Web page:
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Is Credit Karma Used in Lending Decisions?

Written by Allison Martin

Allison Martin is a personal finance enthusiast and a passionate entrepreneur. With over a decade of experience, Allison has made a name for herself as a syndicated financial writer. Her articles are published in leading publications, like, Bankrate, The Wall Street Journal, MSN Money, and Investopedia. When she’s not busy creating content, Allison travels nationwide, sharing her knowledge and expertise in financial literacy and entrepreneurship through interactive workshops and programs. She also works as a Certified Financial Education Instructor (CFEI) dedicated to helping people from all walks of life achieve financial freedom and success.

Updated December 18, 2023​

4 min. read​

Did you recently get your credit score from Credit Karma? You may be wondering if it’s accurate or if lenders actually use it to make lending decisions. Or you may have noticed discrepancies in your two scores on Credit Karma.

Although Credit Karma is a free tool that can be beneficial, you should understand how it works and if the credit scores provided are useful.

In this guide, you will learn more about Credit Karma, the credit score it gives to consumers, and what credit score(s) lenders actually use. You will also discover a better alternative to monitor your credit health.

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What Is Credit Karma?

Founded by Kenneth Lin, Credit Karma is a platform that provides free credit reports, scores, and credit monitoring from Equifax and TransUnion to its members. It also features an assortment of financial tools, educational resources, and recommendations to help you meet your financial goals.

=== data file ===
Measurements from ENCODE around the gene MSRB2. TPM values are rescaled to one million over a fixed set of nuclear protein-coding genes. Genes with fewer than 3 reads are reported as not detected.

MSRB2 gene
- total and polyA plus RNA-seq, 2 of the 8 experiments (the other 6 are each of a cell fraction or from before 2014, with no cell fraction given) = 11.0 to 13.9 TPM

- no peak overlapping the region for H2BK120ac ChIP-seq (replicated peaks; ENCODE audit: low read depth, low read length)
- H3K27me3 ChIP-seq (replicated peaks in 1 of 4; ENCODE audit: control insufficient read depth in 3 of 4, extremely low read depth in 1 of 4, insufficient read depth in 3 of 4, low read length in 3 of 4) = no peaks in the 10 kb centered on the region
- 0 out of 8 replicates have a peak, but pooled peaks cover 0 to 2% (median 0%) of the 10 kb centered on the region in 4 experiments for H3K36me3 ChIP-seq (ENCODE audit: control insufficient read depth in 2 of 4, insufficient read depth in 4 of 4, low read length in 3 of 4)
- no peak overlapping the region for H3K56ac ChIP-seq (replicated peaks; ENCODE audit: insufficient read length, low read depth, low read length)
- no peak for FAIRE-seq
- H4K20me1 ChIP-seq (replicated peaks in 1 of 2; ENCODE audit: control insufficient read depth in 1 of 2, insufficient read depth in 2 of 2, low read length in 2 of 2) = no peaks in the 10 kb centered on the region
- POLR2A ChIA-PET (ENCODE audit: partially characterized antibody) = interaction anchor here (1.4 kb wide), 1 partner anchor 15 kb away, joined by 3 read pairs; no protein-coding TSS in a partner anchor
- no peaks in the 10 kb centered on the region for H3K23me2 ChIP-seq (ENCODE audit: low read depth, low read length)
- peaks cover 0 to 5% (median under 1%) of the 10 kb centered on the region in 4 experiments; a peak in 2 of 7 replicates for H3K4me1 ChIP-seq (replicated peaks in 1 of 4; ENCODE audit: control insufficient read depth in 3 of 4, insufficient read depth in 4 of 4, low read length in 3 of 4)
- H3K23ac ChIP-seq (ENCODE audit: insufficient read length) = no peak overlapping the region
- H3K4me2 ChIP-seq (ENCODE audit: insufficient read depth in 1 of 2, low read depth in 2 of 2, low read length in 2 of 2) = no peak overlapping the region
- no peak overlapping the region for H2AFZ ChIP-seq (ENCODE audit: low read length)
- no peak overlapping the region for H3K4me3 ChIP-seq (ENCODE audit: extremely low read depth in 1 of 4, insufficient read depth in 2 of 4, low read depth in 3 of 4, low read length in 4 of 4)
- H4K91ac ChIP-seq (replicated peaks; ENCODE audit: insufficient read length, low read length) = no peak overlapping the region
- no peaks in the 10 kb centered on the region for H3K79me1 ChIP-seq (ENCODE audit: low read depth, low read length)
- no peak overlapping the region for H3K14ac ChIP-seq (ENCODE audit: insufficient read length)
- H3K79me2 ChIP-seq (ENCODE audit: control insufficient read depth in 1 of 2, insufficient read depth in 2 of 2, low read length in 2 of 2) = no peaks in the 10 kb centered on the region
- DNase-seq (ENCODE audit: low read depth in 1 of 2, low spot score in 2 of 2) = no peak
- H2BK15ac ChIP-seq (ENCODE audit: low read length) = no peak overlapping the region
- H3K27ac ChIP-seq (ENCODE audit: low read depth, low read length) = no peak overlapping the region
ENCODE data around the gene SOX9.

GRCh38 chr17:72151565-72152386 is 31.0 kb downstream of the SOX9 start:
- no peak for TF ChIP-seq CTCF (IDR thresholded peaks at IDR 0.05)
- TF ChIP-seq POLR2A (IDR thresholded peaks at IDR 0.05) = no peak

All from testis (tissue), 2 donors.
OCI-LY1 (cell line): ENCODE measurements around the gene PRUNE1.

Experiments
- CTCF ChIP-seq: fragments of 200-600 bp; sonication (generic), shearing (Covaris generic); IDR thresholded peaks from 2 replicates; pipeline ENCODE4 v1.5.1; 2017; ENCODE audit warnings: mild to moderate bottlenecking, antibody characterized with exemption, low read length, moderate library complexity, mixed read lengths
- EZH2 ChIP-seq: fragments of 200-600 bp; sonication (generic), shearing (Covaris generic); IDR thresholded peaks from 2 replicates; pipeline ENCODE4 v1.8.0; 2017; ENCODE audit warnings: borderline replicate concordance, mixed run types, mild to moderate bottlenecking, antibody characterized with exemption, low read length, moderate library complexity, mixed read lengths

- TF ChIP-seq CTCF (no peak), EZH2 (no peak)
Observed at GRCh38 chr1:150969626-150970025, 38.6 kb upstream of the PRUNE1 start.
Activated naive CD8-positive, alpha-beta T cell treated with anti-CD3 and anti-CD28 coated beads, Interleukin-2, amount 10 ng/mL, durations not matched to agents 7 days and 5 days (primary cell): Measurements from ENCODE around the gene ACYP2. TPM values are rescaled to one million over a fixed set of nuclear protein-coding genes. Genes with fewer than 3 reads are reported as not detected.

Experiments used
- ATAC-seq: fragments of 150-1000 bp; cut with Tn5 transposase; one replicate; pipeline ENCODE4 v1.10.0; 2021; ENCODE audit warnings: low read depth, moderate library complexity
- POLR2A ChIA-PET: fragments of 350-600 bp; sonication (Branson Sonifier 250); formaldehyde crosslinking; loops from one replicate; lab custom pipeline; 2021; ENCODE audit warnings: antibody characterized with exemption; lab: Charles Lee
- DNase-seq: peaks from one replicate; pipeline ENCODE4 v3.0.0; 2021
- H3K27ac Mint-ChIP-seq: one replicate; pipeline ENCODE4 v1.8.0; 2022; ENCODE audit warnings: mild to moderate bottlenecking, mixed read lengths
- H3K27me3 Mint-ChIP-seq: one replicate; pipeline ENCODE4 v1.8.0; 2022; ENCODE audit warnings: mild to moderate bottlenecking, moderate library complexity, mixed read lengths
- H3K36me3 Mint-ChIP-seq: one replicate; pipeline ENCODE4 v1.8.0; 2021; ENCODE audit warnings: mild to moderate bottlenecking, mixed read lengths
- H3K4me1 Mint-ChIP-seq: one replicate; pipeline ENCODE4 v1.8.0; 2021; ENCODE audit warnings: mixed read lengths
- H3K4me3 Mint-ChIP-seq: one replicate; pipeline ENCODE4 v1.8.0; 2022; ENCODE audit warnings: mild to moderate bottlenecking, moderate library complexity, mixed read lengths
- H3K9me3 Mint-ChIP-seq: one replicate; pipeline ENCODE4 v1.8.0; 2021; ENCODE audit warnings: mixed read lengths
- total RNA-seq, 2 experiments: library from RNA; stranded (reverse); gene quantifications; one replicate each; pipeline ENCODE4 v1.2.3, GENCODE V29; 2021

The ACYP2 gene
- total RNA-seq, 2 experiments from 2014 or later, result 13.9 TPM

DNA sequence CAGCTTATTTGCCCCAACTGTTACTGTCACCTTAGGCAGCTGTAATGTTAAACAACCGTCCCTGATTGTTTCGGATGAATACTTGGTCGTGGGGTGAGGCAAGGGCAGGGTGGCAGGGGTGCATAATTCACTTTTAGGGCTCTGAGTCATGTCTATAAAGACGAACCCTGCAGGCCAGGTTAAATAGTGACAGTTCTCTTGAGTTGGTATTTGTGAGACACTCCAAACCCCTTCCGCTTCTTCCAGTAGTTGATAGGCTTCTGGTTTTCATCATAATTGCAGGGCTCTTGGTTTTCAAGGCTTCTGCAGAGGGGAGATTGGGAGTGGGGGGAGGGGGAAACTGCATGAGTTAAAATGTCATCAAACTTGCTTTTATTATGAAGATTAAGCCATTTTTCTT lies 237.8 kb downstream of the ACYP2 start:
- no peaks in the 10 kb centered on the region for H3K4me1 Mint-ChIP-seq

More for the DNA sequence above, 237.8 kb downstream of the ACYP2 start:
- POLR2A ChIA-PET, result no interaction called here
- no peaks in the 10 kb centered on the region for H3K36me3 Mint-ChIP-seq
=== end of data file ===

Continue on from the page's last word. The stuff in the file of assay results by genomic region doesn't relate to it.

Credit Karma partners with credit card issuers, banks, lenders, and insurance companies to extend personalized offers to its members. If you decide to move forward with a recommended product, Credit Karma receives a commission from the bank or lender.

What Credit Score Does Credit Karma Use?

Credit Karma displays your VantageScore 3.0 reports and scores from Equifax and TransUnion. Although a newer model (Vantage 4.0) is now available, the platform uses the older model to make recommendations and personalized offers to its users.

How Accurate is the Credit Karma Score?

The VantageScore on the Credit Karma dashboard is based on data in your Equifax and TransUnion credit reports. However, the scores you get from Credit Karma may differ from the scores potential lenders and creditors see (or what you see on other platforms) for a few reasons.

For starters, not all lenders, creditors, and platforms use the same credit-scoring model. So, if you apply for a car loan and the lender uses the FICO score specific to the auto industry, it could be quite different from your VantageScore 3.0 found on Credit Karma.

Another common reason for variances is how accounts are reported. Not all creditors and lenders report account activity to the three major credit bureaus – Experian, TransUnion, and Equifax. So, your score could differ based on the information present in each report. Errors also cause discrepancies in credit scores and may or may not be present in reports from all three credit bureaus.

To ensure your VantageScore is accurate, review your credit report’s contents and promptly dispute any issues. Otherwise, errors or outdated information could hurt your score.

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Does Credit Karma Affect Your Credit Score?

Each time Credit Karma pulls your credit report and score, it generates a soft inquiry with Equifax and TransUnion. There is no impact on your credit score.

But suppose you decide to apply for a credit card or loan offered through Credit Karma or another lender. In that case, it will likely result in a hard inquiry that can affect your credit score.